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State, tribal, and EPA leadership have identified risk communication as a joint priority and an area where enhanced coordination would improve the way we share information about emerging environmental threats. Nancy Grantham, Principal Deputy Associate Administrator for EPA’s Office of Public Affairs, discussed risk communication with the E-Enterprise Leadership Council (EELC) at its Spring Meeting in Phoenix, Arizona.

Grantham introduced the concept of working with E-Enterprise to outline best practices and key strategies for increased coordination. At the meeting, state, tribal, and EPA leaders expressed interest in working together to identify best practices. Through the collaborative E-Enterprise model, the partners are exploring the development of an enterprise-wide framework to ensure citizens receive information about environmental and human health risks in a timely and consistent manner across environmental agencies and governmental sectors.

In fact, EPA Administrator Andrew Wheeler has made risk communication one of his top priorities. The Administrator emphasizes the importance of EPA offices and regions speaking with one voice to clearly explain to the public the risks associated with particular situations or chemicals. He also highlights the opportunity to work closely with EPA regulatory partners to ensure EPA delivers consistent messaging to help the public answer the question: “What is the risk they face in their daily lives?”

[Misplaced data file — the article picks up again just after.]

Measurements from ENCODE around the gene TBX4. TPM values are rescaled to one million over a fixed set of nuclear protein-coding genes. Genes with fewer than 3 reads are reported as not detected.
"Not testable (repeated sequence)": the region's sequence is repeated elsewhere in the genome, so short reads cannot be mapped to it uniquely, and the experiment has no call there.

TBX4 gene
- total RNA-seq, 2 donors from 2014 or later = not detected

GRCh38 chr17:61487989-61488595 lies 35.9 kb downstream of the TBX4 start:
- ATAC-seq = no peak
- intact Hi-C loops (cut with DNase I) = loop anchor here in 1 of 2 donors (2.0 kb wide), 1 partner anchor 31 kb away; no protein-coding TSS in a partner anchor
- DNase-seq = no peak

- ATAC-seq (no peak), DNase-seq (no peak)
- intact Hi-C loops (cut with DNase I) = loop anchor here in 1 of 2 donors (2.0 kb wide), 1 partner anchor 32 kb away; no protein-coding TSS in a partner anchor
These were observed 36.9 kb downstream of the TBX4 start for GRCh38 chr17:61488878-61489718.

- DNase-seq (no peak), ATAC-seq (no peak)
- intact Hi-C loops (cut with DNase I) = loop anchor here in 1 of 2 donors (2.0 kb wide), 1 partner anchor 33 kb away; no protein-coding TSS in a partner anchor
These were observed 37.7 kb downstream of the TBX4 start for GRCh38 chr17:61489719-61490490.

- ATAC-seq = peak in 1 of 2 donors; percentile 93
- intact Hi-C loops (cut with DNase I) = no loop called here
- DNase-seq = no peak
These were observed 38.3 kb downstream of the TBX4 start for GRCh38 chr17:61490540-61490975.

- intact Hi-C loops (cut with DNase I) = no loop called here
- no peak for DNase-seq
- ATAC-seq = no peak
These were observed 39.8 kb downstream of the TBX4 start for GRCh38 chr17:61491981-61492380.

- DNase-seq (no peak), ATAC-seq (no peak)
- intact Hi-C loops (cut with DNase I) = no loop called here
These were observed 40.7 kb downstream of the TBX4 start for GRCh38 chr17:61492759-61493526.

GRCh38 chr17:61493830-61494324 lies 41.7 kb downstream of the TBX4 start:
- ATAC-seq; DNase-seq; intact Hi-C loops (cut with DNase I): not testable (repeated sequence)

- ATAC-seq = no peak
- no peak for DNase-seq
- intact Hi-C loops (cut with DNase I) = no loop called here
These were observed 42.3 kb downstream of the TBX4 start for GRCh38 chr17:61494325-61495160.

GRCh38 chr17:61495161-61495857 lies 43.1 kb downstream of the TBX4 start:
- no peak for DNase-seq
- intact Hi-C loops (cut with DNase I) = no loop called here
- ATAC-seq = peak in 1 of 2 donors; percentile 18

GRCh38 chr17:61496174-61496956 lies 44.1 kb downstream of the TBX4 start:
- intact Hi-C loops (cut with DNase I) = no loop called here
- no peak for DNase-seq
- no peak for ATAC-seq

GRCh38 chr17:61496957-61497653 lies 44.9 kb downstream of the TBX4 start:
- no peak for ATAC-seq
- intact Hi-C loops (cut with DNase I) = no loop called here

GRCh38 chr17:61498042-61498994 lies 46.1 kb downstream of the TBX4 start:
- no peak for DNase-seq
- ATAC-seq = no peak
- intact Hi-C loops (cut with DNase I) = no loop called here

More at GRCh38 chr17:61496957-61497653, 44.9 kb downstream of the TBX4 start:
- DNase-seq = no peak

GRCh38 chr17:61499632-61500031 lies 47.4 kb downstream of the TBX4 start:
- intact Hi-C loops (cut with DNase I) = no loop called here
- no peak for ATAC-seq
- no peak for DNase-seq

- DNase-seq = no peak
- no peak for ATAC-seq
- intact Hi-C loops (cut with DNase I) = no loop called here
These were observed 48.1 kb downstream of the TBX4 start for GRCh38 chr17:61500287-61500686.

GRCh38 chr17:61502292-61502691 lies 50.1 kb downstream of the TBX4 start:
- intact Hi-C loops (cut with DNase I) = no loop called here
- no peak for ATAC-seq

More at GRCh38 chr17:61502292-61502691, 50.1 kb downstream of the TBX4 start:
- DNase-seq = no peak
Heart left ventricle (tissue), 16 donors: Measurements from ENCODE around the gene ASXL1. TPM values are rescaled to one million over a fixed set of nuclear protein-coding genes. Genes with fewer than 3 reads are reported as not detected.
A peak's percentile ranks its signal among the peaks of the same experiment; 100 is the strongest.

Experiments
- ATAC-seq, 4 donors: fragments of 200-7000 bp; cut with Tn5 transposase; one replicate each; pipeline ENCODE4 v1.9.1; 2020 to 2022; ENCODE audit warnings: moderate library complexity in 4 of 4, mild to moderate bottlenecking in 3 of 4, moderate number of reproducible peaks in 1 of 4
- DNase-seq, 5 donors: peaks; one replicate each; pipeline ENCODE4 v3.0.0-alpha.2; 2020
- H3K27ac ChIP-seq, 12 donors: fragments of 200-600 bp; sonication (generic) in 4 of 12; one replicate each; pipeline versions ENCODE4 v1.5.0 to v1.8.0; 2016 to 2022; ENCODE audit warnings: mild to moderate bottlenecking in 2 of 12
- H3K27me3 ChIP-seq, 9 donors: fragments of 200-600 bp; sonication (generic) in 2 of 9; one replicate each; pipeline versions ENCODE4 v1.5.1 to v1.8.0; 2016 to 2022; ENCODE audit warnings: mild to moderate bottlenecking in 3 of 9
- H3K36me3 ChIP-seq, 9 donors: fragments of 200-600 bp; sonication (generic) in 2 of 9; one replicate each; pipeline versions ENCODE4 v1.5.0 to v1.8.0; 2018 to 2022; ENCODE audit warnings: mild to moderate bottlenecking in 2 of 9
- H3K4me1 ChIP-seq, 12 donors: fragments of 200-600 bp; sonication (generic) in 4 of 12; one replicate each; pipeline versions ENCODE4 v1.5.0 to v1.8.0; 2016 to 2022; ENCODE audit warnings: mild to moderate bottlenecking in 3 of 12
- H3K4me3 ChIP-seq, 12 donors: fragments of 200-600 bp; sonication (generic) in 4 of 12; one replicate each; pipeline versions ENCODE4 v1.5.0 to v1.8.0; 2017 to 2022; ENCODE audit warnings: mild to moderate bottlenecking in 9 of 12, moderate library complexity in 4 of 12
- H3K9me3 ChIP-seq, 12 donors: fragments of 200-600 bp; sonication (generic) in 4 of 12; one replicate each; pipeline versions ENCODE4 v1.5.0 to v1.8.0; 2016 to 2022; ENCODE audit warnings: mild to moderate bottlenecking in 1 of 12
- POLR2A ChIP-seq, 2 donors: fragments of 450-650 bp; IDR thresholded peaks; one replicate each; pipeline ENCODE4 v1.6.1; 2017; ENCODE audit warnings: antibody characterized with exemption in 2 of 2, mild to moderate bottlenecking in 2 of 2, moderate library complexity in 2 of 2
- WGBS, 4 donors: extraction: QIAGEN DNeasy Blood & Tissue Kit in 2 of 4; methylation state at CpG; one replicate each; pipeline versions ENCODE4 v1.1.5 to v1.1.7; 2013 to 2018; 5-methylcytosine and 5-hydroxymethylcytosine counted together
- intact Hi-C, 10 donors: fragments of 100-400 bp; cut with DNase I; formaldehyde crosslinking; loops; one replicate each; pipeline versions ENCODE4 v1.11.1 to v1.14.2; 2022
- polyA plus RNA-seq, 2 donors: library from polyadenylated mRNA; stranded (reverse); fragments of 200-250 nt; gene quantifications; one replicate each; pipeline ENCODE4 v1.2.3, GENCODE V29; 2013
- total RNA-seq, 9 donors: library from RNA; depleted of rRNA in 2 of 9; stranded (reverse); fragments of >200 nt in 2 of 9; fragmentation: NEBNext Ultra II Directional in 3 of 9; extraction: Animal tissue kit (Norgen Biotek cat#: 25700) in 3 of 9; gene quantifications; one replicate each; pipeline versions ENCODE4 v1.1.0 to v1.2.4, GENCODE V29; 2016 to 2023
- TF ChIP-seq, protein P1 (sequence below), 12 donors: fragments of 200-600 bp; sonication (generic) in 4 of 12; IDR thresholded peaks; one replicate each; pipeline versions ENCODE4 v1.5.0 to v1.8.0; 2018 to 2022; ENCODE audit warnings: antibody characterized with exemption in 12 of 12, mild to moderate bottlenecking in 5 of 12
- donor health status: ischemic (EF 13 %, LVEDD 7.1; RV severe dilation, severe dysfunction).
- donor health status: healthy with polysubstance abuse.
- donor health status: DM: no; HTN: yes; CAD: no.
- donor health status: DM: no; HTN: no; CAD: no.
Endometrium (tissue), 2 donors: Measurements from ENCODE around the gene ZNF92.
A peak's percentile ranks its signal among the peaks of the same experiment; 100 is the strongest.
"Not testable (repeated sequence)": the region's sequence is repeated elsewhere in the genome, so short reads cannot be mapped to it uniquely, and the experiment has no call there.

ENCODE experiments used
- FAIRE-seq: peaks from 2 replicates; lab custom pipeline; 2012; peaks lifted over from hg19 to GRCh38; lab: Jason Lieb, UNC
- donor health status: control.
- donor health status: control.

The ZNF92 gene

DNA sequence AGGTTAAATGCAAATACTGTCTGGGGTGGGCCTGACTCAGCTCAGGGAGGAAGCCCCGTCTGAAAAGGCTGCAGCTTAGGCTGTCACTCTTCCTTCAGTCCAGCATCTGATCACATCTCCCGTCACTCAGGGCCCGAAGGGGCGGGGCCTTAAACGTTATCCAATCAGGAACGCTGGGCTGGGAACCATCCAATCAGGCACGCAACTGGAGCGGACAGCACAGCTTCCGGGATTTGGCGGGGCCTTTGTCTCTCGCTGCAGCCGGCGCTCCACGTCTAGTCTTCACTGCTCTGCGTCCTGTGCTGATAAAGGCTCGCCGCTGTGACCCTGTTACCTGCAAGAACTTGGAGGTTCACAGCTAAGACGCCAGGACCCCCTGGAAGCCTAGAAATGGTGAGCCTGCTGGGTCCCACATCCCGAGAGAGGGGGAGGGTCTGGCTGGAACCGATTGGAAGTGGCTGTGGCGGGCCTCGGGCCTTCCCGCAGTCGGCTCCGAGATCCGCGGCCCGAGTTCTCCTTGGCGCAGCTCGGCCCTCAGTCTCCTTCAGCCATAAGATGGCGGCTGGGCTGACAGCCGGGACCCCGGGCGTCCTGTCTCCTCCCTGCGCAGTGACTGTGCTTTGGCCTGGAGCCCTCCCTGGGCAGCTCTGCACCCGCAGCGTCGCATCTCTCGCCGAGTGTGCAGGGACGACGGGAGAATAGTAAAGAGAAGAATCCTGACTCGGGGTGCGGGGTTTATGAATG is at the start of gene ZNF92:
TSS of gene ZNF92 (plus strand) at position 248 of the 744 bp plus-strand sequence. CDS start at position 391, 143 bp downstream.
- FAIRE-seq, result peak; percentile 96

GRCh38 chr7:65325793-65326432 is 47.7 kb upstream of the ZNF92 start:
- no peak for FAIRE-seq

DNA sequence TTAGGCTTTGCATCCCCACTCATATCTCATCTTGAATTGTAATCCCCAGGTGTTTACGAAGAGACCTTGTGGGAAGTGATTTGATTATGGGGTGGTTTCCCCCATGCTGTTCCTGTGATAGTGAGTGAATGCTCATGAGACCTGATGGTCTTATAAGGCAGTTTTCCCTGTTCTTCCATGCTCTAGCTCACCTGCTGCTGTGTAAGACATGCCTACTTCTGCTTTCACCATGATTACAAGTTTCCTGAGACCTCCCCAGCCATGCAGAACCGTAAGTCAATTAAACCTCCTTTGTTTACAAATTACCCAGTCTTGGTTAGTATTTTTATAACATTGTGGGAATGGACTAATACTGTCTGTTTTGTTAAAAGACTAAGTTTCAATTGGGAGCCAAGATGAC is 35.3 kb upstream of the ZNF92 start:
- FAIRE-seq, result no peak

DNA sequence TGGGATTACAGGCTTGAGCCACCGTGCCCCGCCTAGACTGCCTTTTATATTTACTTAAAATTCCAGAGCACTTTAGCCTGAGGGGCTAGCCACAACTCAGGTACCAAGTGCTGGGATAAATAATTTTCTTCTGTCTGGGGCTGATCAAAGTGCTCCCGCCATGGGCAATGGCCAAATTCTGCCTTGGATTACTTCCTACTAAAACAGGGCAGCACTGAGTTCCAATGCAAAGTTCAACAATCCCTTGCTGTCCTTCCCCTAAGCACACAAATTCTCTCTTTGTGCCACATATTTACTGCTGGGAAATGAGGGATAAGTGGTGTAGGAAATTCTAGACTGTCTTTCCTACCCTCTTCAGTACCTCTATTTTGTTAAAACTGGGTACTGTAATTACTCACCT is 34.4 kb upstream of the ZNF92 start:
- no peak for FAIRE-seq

To this end, Administrator Wheeler asked EPA’s Office of Public Affairs to initiate an agency-wide workgroup to enhance risk communication efforts. Consisting of EPA offices and regions, this workgroup has been charged with developing and institutionalizing a thoughtful, cohesive approach to risk communication across the agency. As a first step, the risk communication workgroup conducted a survey to get a baseline understanding of current practices and how each EPA office and region approaches risk communication, staff training, and measuring whether its efforts are successful. Through the survey, EPA found that risk communication is an important part of everyday practices but that there are opportunities to improve the agency’s internal processes to increase consistency in messaging. In response, EPA is working, with support from E-Enterprise, to enhance federal, state, tribal, and local coordination efforts on risk communication to provide the public with clear and consistent information. In addition, EPA plans to address training needs to effectively communicate risk with the public and to identify additional resources to build out the agency’s risk communication capabilities.